groundWork (Friends of the Earth South Africa)
Southern Cape Land Committee

SOUTH AFRICA: LITTLE INTENTION OF FIGHTING THE CLIMATE BATTLE - Environmental Affairs Climate Change Dialogue begins as world remembers late anti-Shell activist, Ken Saro-Wiwa

Johannesburg & Graaf Reniet, South Africa, 10 November 2015 – With Royal Dutch Shell having been granted the largest concession to frack for shale gas in South Africa, today is the 19th year the world commemorates Nigerian State’s assassination of Ken Saro-Wiwa and eight other environmental justice activists fighting Shell in the Niger Delta [1]. This, a sad irony as the Department of Minerals Resources (DMR) has recently announced its push for fracking as early as 2016, despite the lack of sufficient research on the social and environmental impacts.

Contradictions continue to abound between South Africa’s energy policy and its climate commitments. Today, the Minister of Department of Environmental Affairs (DEA) opens the National Climate Change Dialogue in Johannesburg. On top of Eskom’s heavy reliance on CO2 emitting coal, the Petroleum Agency of South Africa is supporting the DMR in turbo-charging the country’s move to fracking. A credible response to climate change requires that all exploration for oil, gas and coal stops now as existing reserves contain as much as seven times the ‘carbon budget’ associated with the agreed commitment to limit warming to 2°C.

groundWork [2], the Southern Cape Land Committee (SCLC) [3] and Dutch activist organization Milieudefensie (Friends of the Earth The Netherlands) [4] have released a report titled “Shell: Don’t frack the Karoo” [5]. It illustrates that in terms of the DEA’s application of an adaptation policy for climate change, fracking is not a compatible strategy for many reasons, one being that large volumes of water will be contaminated above and below the ground. The report also highlights the impunity with which Shell acts and that South Africa should not consider the implications of this as different to that which continues to take place in Nigeria as a result of Shell’s operations.

Angela Conway, Director of SCLC explains their concerns:

“Public consultations have been minimal and have largely excluded people whose lives will be the most impacted upon. There is growing resistance from local people to fracking and a call for transformative development which fosters agrarian transformation. Fracking will impact on both the sensitive and fragile ecological system of the Karoo and the social fabric, creating divisions within communities and increased conflict over already scarce land resources and livelihoods.”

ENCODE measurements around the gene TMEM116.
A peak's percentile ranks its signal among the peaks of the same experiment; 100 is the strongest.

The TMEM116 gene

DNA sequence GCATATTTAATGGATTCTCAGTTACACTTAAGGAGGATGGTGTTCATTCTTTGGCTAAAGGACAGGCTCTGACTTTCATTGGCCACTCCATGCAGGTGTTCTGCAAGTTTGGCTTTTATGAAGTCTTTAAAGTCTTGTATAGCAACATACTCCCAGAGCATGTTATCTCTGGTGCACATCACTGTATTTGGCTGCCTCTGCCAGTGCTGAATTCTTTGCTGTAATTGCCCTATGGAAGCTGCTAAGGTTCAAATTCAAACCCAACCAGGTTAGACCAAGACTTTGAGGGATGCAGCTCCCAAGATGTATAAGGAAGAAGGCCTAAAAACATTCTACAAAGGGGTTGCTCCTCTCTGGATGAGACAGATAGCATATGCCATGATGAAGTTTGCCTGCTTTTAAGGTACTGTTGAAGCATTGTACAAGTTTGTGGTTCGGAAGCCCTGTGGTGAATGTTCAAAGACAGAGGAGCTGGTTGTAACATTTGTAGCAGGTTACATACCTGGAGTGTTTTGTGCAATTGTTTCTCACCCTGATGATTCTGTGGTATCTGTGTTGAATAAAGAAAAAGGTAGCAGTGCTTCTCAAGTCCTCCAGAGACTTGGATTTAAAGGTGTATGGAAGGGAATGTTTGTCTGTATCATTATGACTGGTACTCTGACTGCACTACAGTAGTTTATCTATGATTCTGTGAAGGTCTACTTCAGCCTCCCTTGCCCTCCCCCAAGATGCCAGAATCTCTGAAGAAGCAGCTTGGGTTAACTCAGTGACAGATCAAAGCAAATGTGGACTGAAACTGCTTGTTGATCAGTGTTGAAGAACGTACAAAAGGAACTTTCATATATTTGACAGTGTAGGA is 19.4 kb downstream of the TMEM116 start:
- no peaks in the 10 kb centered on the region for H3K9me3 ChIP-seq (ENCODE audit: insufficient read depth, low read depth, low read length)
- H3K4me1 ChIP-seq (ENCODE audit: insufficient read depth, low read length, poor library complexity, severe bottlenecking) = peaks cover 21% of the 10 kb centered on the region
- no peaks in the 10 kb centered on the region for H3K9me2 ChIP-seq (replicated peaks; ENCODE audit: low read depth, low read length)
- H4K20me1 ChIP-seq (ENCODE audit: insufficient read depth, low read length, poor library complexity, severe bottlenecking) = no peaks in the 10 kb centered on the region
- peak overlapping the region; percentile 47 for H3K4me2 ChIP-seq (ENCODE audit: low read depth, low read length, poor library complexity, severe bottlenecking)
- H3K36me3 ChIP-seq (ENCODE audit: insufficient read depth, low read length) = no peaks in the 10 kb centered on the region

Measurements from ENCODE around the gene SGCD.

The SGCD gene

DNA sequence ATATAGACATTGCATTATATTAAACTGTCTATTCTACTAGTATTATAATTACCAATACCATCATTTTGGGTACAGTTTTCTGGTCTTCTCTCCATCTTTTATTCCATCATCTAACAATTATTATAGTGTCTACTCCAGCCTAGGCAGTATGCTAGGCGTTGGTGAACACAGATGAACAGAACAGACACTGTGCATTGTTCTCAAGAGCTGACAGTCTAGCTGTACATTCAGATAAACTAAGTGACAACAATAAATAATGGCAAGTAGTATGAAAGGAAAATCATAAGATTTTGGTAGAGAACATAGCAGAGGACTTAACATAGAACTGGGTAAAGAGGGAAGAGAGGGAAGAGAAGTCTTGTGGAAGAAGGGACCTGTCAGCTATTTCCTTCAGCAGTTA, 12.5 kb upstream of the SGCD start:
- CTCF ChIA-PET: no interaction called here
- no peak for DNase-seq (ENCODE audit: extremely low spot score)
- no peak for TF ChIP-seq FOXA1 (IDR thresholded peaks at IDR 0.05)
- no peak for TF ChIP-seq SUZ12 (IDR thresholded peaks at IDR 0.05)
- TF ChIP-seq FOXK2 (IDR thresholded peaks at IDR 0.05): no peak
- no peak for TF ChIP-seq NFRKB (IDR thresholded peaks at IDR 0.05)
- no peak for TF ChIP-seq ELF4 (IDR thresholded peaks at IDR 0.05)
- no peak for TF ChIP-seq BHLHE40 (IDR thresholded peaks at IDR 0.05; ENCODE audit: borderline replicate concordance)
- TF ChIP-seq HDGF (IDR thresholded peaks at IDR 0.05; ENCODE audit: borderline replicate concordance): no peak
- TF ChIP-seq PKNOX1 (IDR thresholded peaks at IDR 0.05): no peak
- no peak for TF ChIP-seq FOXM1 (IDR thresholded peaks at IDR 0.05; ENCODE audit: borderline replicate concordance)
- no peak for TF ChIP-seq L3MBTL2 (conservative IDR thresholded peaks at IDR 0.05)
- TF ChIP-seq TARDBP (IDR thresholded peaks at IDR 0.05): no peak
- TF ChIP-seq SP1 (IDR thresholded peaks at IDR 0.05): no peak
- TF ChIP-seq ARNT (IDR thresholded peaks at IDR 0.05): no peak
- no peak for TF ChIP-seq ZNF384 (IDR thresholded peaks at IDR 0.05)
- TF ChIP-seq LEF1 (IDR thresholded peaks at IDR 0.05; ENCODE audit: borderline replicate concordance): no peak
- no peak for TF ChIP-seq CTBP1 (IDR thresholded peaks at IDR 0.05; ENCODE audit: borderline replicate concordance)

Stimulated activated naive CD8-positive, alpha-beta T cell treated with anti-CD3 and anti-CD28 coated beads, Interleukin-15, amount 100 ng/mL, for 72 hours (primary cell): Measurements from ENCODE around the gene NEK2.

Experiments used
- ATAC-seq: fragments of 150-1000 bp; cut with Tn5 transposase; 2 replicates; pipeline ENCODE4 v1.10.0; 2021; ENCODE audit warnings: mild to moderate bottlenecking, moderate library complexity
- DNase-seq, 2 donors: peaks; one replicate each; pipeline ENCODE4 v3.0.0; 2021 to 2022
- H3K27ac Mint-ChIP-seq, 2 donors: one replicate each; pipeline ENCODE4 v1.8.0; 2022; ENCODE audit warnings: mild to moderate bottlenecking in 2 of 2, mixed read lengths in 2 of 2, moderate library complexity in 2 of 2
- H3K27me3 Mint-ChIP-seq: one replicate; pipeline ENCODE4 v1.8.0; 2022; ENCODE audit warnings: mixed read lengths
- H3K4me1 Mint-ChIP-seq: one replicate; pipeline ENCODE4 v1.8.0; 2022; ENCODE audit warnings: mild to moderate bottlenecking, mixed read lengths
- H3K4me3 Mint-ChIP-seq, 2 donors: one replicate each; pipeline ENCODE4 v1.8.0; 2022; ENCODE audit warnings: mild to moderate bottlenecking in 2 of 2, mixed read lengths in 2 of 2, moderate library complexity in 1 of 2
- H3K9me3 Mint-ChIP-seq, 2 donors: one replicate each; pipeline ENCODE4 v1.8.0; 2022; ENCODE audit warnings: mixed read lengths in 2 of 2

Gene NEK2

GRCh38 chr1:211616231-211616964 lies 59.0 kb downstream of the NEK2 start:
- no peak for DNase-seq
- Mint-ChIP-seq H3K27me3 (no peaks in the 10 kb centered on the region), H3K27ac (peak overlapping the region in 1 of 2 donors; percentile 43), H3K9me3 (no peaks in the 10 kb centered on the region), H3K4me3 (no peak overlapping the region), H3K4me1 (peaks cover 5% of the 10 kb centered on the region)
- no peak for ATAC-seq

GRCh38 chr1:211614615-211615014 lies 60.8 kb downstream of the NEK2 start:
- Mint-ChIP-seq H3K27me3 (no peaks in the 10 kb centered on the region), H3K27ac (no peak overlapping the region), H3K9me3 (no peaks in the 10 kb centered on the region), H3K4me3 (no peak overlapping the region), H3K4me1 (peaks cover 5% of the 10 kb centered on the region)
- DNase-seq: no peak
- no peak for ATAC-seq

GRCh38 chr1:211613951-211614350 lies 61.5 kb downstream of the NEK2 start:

According to groundWork and SCLC, South Africa has abandoned the 2®C target. There is no connection between that target and its ‘peak, plateau and decline’ (PPD) pledge and the pledge does not represent a fair contribution to mitigating climate change. Further, South Africa is not limiting its emissions in line with the pledge and is not planning to do so. Current plans to expand the energy system result in carbon emissions far exceeding the PPD limit. To meet the pledge, older coal-fired power plants with emissions of at least 78 million tonnes of CO2 per year need to be shut down by 2018.

Director of groundWork, Bobby Peek explains the local and global nexus of climate change:

“Climate change is not only about numbers it is also about fossil fuel expansion harming and killing people today on the fence-line of these fossil fuel developments.  This expansion is what Saro-Wiwa challenged and died for. The gains local people make by stopping fossil fuel expansion is not only a gain for their own communities but a gain for the world as these actions are keeping carbon in the ground.”



[1] On 10 November 1995, Ken Saro-Wiwa and eight other activists from Ogoniland in the Niger Delta, Nigeria (known as the ‘Ogoni Nine’) were murdered by the State – with heavy influence from Royal Dutch Shell – for their anti-Shell activities. During their lives, they fought for human rights, social and environmental justice which were and continue to be ignored by Shell and the Nigerian government, in the extraction of crude oil for mega-profits. For more information visit
[2] groundWork is an environmental justice organisation working with community people from around South Africa and increasingly in Southern Africa on environmental justice and human rights issues focusing on Coal, Climate Justice and Energy, Waste and Environmental Health. groundWork is the South African member of Friends of the Earth International
[3] The Southern Cape Land Committee works with excluded communities in the Southern Cape and western regions of the Eastern Cape towards agrarian transformation. SCLC’s vision is for a vibrant and sustainable countryside where there is no poverty, people are living lives of dignity, family values and community culture are upheld, the environment is protected and there is a more equitable access to and control over natural resources and opportunities
[4] Milieudefensie has 80 local member groups, with the organisation’s vision being one of ensuring an environment that is clean and healthy for people to live in. One of their campaigns is actively supporting activists in Nigeria resisting Shell, in particular taking the company to court in The Netherlands for destruction of people’s environments.  Milieudefensie is the Netherlands member of Friends of the Earth International -
[5]Download the report here.


Megan Lewis
Media and Communications Officer
Tel (w): +27 (0) 33 342 5662
Tel (m): +27 (0) 83 450 5541

Bobby Peek
Tel (w): 033 342 5662
Tel (m): 082 464 1383

Southern Cape Land Committee:
Angela Conway
Tel (w): +27 (0) 44 803 9900/01
Tel (m): +27 (0) 82 295 7760